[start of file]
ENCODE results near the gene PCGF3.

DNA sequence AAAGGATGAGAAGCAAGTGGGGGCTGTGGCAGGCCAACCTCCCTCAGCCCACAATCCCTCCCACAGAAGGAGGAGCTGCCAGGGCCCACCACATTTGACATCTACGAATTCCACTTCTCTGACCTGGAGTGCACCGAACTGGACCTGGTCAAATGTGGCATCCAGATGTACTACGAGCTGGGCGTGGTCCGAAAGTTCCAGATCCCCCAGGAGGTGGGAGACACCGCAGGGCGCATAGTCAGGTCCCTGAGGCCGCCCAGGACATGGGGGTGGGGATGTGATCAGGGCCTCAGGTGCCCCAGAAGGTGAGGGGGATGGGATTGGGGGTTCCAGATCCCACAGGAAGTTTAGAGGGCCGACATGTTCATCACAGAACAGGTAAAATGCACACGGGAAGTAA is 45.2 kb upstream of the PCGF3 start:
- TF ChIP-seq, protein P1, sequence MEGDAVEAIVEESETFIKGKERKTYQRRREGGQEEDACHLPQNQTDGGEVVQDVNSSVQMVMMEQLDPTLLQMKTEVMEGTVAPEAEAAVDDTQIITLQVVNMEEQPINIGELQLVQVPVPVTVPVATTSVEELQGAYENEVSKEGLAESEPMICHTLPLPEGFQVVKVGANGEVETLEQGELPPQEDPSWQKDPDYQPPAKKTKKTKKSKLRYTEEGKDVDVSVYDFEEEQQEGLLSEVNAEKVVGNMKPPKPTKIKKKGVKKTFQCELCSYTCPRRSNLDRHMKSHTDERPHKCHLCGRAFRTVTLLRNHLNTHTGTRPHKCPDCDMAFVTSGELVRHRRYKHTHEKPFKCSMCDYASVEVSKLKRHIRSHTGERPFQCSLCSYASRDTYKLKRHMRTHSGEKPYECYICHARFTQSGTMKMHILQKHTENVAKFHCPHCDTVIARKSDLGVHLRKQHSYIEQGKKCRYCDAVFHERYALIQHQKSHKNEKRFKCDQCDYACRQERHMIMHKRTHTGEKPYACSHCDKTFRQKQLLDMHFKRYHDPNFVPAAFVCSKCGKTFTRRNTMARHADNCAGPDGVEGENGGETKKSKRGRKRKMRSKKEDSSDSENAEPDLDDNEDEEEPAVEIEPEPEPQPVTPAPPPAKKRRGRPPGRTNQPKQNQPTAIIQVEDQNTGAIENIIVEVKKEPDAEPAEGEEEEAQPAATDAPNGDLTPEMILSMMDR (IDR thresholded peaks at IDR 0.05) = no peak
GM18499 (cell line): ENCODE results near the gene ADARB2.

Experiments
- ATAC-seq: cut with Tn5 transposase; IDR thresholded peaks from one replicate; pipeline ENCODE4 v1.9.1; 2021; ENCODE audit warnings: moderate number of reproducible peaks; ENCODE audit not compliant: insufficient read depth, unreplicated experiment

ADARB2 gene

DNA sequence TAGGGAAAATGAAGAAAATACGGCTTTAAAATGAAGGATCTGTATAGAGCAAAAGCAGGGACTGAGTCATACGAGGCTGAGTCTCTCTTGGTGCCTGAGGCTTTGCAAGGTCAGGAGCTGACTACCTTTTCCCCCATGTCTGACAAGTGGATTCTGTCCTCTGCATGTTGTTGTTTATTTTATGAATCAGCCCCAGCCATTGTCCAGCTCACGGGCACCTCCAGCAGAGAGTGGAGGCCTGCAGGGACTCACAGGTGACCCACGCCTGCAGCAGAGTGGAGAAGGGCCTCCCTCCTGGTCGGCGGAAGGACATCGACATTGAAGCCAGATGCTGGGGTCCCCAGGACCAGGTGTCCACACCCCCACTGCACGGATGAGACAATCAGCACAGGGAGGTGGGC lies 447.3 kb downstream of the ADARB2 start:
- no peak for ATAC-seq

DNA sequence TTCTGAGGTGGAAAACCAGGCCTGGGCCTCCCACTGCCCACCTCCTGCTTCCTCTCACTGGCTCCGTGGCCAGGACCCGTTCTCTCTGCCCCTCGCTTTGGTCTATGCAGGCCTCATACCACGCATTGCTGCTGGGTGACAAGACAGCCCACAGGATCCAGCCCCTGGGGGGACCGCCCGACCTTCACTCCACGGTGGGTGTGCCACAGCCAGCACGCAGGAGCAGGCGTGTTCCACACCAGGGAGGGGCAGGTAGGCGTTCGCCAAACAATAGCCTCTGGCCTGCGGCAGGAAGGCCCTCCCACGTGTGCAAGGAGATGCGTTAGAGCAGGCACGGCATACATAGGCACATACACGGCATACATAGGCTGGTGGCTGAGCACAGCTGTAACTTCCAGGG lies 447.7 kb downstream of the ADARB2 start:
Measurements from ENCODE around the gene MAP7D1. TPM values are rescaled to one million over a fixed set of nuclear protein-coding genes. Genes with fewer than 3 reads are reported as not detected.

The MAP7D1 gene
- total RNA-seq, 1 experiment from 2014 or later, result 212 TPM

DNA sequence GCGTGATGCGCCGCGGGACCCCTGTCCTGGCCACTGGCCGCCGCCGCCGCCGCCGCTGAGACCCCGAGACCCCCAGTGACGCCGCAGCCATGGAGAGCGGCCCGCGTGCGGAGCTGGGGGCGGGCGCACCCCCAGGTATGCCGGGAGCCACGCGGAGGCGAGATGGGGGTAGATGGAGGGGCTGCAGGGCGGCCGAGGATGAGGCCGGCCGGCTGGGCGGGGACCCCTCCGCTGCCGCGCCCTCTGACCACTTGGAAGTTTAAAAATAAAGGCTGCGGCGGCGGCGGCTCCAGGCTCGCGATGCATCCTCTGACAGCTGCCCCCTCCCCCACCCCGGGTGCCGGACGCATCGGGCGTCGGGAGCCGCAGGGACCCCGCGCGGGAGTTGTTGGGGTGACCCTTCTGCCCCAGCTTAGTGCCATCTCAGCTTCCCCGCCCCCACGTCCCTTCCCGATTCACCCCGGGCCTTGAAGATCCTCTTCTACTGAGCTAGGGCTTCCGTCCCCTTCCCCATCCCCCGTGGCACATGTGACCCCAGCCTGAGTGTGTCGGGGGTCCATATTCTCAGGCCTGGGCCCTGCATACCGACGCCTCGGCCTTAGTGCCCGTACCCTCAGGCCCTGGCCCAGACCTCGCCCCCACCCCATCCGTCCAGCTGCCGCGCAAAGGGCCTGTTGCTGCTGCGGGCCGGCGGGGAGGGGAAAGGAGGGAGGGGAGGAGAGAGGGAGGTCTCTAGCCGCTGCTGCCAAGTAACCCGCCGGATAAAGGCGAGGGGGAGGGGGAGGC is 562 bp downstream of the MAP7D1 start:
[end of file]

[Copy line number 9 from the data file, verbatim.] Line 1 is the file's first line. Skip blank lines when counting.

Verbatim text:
- no peak for ATAC-seq